To test the hypothesis that hyaline membrane disease (HMD) has a multifactorial etiology in which barotrauma plays a major role, we compared the immediate institution of high-frequency oscillatory ventilation (HFOV; 15 Hz, n = 5) with positive-pressure ventilation with positive end-expiratory pressure (PPV; n = 5) in premature baboons (140-days gestation) with HMD. Measurements of ventilation settings and physiological parameters were obtained and arterial-to-alveolar O2 (Pa(O2)-to-PA(O2)) ratio and oxygenation index [(Pa(O2/PA(O2))-to-mean airway pressure ratio (IO2)] were calculated. At death (24 h), static pressure-volume (PV) curves were performed, and phospholipids (PL) and platelet-activating factor (PAF) were measured in lung lavage fluid. Morphological inflation patterns were analyzed using a panel of standards. By design, mean airway pressure was initially higher (19 vs. 13 cmH2O) in the HFOV animals. Pa(O2)-to-PA(O2) ratio and IO2 progressively deteriorated in the PPV animals and then stabilized at significantly lower levels than with HFOV. PV curves from HFOV animals had significant increases in lung volume at maximum distending pressure, deflation volume at 10 cmH2O, and hysteresis area compared with PPV, which showed no hysteresis. Seven of seven PPV and only one of five HFOV animals had moprhological findings of HMD. PL amount and composition in both groups were consistent with immaturity, even though the quantity was significantly greater in the PPV group. PAF was present (≥ 0.10 pmol) in six of seven PPV and in the only HFOV animal with HMD. We conclude that HFOV protected PL-deficient premature baboons from changes in gas exchange, lung mechanics, and morphology typical of HMD in this model. These differences were independent of changes in PL, but the development of HMD was associated with the presence of PAF. The pathogenesis of HMD is complex and is in part related to additive lung injury.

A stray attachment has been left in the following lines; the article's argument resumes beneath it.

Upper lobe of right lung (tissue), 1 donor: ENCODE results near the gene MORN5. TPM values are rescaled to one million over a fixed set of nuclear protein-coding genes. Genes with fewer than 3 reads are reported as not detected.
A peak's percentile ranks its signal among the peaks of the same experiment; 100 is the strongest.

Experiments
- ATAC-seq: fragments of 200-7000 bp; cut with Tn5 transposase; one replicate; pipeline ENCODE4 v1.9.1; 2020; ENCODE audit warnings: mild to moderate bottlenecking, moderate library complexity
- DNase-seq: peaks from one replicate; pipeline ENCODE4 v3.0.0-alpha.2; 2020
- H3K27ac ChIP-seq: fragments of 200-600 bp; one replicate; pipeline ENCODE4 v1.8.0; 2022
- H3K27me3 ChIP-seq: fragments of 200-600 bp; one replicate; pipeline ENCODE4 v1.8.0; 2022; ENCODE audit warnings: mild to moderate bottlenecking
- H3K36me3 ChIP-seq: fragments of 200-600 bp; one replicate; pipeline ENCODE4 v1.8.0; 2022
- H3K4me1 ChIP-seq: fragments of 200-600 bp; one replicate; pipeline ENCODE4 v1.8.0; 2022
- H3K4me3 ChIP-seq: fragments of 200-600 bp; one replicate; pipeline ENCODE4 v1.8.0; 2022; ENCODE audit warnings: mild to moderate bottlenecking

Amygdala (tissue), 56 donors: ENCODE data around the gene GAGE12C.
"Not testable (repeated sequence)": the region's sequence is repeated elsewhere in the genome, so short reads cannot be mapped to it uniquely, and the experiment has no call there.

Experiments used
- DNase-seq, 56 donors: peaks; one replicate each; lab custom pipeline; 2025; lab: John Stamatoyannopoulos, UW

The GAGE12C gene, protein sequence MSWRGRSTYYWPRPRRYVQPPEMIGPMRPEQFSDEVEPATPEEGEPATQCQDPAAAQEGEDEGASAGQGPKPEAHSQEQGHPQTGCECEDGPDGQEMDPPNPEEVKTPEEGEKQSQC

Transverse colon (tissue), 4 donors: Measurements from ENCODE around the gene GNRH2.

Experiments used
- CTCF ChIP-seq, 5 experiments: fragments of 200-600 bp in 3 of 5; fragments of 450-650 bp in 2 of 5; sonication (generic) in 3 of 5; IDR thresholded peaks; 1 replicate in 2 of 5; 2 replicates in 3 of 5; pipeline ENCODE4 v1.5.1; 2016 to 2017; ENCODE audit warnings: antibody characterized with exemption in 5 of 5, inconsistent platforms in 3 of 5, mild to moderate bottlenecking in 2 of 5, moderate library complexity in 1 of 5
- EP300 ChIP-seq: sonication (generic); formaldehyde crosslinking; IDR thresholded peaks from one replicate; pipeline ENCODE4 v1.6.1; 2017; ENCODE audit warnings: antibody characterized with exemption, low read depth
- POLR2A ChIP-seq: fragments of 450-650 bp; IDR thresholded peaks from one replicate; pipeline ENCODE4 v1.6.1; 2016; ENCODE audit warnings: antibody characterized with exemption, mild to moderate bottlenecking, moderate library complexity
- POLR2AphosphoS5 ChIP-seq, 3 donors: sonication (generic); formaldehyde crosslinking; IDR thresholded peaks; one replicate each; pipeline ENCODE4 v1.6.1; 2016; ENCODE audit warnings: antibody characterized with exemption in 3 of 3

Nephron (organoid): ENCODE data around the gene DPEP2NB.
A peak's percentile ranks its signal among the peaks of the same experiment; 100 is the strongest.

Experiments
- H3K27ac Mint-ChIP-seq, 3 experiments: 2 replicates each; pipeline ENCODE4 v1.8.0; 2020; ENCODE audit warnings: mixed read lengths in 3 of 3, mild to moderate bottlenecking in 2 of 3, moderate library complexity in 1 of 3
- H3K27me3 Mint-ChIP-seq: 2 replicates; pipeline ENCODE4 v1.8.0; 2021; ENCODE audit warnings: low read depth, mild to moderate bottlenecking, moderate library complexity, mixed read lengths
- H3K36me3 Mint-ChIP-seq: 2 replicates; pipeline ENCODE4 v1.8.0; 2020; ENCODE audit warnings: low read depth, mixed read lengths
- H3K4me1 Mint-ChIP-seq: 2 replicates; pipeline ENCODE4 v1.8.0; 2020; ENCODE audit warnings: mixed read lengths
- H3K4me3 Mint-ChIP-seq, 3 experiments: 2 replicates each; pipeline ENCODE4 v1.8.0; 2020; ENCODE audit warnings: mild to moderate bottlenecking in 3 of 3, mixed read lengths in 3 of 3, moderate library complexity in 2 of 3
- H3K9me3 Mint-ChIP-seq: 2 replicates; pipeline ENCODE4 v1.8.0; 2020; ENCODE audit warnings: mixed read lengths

|Original language||English (US)|
|Number of pages||9|
|Journal||Journal of Applied Physiology|
|State||Published - Jan 1 1989|
ASJC Scopus subject areas
- Orthopedics and Sports Medicine
- Physical Therapy, Sports Therapy and Rehabilitation